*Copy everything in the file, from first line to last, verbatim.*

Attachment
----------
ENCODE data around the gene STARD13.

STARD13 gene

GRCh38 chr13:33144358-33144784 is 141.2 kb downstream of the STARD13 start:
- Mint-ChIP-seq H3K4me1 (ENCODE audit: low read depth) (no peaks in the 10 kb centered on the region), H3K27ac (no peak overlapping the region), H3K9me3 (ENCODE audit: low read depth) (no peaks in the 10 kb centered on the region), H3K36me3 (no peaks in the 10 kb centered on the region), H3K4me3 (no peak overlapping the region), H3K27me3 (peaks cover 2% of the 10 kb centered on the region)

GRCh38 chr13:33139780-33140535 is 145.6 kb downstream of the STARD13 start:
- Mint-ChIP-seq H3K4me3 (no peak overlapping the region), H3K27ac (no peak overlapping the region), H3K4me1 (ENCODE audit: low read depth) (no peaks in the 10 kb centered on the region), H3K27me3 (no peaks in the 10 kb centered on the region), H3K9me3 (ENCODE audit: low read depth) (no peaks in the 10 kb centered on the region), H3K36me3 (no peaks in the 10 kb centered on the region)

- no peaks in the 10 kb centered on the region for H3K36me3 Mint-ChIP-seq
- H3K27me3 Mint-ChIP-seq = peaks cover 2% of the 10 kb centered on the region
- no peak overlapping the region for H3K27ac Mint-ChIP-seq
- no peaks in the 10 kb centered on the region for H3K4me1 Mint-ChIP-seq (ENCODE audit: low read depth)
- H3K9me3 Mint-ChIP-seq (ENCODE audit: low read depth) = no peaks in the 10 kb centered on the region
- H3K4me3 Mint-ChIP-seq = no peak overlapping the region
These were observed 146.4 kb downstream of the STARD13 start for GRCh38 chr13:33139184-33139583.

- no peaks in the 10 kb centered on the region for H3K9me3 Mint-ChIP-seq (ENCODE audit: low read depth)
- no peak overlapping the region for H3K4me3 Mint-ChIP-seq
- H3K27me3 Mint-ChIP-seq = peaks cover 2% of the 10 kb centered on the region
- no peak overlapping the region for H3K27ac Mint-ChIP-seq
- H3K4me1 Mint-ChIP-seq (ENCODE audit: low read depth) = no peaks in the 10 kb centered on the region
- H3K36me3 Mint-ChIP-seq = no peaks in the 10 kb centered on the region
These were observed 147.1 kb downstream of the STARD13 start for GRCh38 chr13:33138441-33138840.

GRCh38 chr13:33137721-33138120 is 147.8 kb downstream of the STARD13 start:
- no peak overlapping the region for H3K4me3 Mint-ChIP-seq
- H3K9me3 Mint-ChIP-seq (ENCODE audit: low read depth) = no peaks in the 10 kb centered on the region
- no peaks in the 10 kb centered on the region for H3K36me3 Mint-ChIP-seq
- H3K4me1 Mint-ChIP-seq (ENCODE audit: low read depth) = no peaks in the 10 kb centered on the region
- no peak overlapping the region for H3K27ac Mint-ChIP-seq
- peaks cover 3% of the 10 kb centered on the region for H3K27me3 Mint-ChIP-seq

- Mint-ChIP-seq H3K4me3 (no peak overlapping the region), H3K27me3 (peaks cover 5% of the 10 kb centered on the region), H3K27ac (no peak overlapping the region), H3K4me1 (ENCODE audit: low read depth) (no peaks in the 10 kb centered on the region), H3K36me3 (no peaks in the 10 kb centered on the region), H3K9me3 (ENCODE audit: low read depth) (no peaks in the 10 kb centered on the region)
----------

ENCODE data around the gene STARD13.

STARD13 gene

GRCh38 chr13:33144358-33144784 is 141.2 kb downstream of the STARD13 start:
- Mint-ChIP-seq H3K4me1 (ENCODE audit: low read depth) (no peaks in the 10 kb centered on the region), H3K27ac (no peak overlapping the region), H3K9me3 (ENCODE audit: low read depth) (no peaks in the 10 kb centered on the region), H3K36me3 (no peaks in the 10 kb centered on the region), H3K4me3 (no peak overlapping the region), H3K27me3 (peaks cover 2% of the 10 kb centered on the region)

GRCh38 chr13:33139780-33140535 is 145.6 kb downstream of the STARD13 start:
- Mint-ChIP-seq H3K4me3 (no peak overlapping the region), H3K27ac (no peak overlapping the region), H3K4me1 (ENCODE audit: low read depth) (no peaks in the 10 kb centered on the region), H3K27me3 (no peaks in the 10 kb centered on the region), H3K9me3 (ENCODE audit: low read depth) (no peaks in the 10 kb centered on the region), H3K36me3 (no peaks in the 10 kb centered on the region)

- no peaks in the 10 kb centered on the region for H3K36me3 Mint-ChIP-seq
- H3K27me3 Mint-ChIP-seq = peaks cover 2% of the 10 kb centered on the region
- no peak overlapping the region for H3K27ac Mint-ChIP-seq
- no peaks in the 10 kb centered on the region for H3K4me1 Mint-ChIP-seq (ENCODE audit: low read depth)
- H3K9me3 Mint-ChIP-seq (ENCODE audit: low read depth) = no peaks in the 10 kb centered on the region
- H3K4me3 Mint-ChIP-seq = no peak overlapping the region
These were observed 146.4 kb downstream of the STARD13 start for GRCh38 chr13:33139184-33139583.

- no peaks in the 10 kb centered on the region for H3K9me3 Mint-ChIP-seq (ENCODE audit: low read depth)
- no peak overlapping the region for H3K4me3 Mint-ChIP-seq
- H3K27me3 Mint-ChIP-seq = peaks cover 2% of the 10 kb centered on the region
- no peak overlapping the region for H3K27ac Mint-ChIP-seq
- H3K4me1 Mint-ChIP-seq (ENCODE audit: low read depth) = no peaks in the 10 kb centered on the region
- H3K36me3 Mint-ChIP-seq = no peaks in the 10 kb centered on the region
These were observed 147.1 kb downstream of the STARD13 start for GRCh38 chr13:33138441-33138840.

GRCh38 chr13:33137721-33138120 is 147.8 kb downstream of the STARD13 start:
- no peak overlapping the region for H3K4me3 Mint-ChIP-seq
- H3K9me3 Mint-ChIP-seq (ENCODE audit: low read depth) = no peaks in the 10 kb centered on the region
- no peaks in the 10 kb centered on the region for H3K36me3 Mint-ChIP-seq
- H3K4me1 Mint-ChIP-seq (ENCODE audit: low read depth) = no peaks in the 10 kb centered on the region
- no peak overlapping the region for H3K27ac Mint-ChIP-seq
- peaks cover 3% of the 10 kb centered on the region for H3K27me3 Mint-ChIP-seq

- Mint-ChIP-seq H3K4me3 (no peak overlapping the region), H3K27me3 (peaks cover 5% of the 10 kb centered on the region), H3K27ac (no peak overlapping the region), H3K4me1 (ENCODE audit: low read depth) (no peaks in the 10 kb centered on the region), H3K36me3 (no peaks in the 10 kb centered on the region), H3K9me3 (ENCODE audit: low read depth) (no peaks in the 10 kb centered on the region)